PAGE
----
It's a solution devised by committee - worse than the problem. The tangle only grows greater this way.

The employers argued that they must still have some choice because they are allowed to set off their accumulated MPF contributions against severance and long-term service payments to employees.

Give the employees the full choice of manager, the employers said, and they will make bad decisions, in which case employers would face the prospect that they might not have enough money in the MPF to cover severance payments.

It's nonsense. Leave alone that most employees are less risk-minded than their employers (that's why they are employees), they can only choose their MPF managers from a government-approved list and they already have the full choice of the more or the less risky sub-funds offered by these managers.

Here is the simple fact: the MPF is structured to benefit the funds management industry. It may also provide retirement income for the wider population but, in terms of how the scheme was set up, this is a secondary objective. No, I'm not being cynical and, no, this secondary objective has not been achieved.

The only way to fix things is to give employees the full choice of their MPF manager. It is to be their money on retirement. They ought to have the full responsibility of the choice of who will provide it for them.



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This article is now closed to comments

Shocking to learn that there are more than 500 MPF funds for a small population such as HK.
One would assume the size of many such funds might be relatively small; say, couple hundred millions. No wonder they need to charge sky-high fees while not doing a good job as most of all funds show negative returns on average for the past 5 years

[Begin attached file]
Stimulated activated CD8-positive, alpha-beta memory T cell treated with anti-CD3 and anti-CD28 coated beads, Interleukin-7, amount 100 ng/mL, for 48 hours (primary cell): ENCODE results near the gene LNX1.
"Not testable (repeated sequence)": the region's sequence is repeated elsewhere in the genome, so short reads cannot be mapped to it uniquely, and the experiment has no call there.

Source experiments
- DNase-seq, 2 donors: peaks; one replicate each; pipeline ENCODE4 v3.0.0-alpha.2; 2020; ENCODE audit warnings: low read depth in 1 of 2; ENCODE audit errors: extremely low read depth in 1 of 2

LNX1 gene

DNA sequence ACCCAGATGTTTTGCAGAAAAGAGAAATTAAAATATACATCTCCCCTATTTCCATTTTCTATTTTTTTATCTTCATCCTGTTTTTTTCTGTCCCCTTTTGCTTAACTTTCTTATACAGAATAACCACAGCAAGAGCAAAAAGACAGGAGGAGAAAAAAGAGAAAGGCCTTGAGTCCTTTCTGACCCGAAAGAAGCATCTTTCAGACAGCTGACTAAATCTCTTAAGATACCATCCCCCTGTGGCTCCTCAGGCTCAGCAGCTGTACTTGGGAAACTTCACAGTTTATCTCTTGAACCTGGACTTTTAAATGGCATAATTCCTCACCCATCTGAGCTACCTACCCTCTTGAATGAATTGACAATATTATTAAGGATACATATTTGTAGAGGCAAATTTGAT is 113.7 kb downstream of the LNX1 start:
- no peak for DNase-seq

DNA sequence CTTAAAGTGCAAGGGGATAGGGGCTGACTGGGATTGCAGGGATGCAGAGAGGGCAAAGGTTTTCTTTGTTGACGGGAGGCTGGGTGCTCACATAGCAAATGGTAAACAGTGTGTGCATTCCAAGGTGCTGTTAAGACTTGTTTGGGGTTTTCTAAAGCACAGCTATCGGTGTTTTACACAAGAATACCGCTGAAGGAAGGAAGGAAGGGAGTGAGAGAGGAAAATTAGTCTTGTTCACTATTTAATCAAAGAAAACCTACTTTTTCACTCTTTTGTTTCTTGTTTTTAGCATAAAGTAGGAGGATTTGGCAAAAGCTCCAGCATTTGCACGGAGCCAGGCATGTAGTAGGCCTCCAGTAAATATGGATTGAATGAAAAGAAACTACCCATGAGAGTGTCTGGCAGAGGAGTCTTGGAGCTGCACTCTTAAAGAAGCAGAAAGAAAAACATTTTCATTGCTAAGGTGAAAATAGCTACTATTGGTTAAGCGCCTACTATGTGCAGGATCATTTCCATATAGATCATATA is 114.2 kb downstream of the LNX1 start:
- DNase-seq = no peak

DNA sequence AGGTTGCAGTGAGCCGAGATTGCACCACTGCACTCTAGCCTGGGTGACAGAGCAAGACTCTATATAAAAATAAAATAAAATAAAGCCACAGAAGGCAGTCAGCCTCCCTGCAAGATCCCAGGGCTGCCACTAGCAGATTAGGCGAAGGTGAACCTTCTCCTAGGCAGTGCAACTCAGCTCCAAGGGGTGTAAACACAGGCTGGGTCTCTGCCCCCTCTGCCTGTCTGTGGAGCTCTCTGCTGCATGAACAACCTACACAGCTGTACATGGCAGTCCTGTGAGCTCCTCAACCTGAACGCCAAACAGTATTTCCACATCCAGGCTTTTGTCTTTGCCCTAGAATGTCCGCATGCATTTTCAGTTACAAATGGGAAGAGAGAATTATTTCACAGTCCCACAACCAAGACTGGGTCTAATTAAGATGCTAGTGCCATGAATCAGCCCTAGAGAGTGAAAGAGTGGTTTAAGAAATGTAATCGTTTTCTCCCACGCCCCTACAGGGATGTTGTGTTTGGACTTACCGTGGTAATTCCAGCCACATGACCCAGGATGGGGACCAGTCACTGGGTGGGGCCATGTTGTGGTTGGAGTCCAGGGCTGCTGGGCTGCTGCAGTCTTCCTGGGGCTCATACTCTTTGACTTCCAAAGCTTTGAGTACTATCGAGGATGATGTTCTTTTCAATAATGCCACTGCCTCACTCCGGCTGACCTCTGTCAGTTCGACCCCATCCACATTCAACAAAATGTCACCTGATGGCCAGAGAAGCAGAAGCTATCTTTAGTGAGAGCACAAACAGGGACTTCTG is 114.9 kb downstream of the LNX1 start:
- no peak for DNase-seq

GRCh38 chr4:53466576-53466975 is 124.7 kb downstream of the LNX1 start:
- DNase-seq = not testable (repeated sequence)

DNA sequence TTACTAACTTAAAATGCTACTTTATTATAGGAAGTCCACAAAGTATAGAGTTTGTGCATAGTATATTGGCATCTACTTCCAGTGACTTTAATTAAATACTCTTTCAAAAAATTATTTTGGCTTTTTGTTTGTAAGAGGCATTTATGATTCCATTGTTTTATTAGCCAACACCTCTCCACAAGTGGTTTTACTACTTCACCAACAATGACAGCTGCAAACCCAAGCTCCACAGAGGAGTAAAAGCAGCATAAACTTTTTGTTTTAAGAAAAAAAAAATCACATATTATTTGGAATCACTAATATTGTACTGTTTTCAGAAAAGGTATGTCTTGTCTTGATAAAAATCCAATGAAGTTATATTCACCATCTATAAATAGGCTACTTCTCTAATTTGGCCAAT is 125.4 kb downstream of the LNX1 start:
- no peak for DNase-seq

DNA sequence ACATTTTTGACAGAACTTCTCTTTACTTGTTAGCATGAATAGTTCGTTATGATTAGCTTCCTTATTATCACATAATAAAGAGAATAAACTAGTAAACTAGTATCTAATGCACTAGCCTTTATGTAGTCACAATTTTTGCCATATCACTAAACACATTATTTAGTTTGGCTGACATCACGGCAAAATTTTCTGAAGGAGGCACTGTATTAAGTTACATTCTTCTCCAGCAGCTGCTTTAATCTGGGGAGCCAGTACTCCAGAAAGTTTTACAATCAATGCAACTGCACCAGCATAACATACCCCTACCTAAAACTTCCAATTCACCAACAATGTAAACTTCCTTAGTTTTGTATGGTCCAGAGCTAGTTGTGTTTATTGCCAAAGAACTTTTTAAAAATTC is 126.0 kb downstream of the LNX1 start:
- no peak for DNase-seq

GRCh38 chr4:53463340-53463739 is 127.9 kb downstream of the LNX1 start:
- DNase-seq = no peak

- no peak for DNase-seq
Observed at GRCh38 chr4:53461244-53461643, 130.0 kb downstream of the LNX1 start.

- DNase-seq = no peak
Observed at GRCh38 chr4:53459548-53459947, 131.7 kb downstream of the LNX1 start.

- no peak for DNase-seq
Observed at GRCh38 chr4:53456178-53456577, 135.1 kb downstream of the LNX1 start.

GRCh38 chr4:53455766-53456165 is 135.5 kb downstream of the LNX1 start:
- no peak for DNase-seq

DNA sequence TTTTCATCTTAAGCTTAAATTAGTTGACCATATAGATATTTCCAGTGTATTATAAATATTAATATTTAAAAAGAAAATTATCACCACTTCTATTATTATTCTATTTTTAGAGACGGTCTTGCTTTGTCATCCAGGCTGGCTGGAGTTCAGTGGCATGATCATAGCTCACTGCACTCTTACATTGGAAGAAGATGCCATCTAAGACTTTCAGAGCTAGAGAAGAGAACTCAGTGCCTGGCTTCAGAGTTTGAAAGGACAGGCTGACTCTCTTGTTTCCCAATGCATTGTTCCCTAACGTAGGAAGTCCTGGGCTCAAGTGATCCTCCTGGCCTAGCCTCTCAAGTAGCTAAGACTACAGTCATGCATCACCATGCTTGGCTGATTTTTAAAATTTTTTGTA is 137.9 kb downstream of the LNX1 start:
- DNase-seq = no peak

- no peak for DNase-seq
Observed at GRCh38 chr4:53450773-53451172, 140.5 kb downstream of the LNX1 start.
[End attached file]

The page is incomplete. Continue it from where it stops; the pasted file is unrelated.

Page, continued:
Why not let the government manage MPF as it does with managing and investing HKSAR's reserves for which it has done a reasonble job. If not, we know where to point our fingers!
One of the issues is HK is a protected or quasi monopoly economy for the professional. Why? To illustrate if I buy 100 shares of Apple at $700 for $70k usd in USA I only pay around $1 commission fee! In Hk I will pay anywhere from $500 to $1000 usd!
Professional fees are extremely expensive in HK as I think they are protected. That affecting the fund manager fees too. And we consumers all suffer.
To illustrate further, I can buy a US property thru a title company, no lawyer needed, via fax signature by counterpart signature and cost me less than us$100 vs in Hk I have to be physically be here in HK and my minimum legal fee will be Hk$5 to 10k and also to pay a hefty stamp duty! And the cost of transferring these asset into a corporation is less than $100. How much would this cost in HK? Tons!
I am surprised HK was repeatedly rank highest in best and easiest place to trade or run biz? Am I missing something? I think HK is very uncompetitive actually.
The other beneficiary is the market as forced investments each month provide liquidity to enable the elites to continue to enjoy tax free capital gains and dividends. Imagine taxing workers so the rich can benefit. The French had an effective solution to this problem around 1790.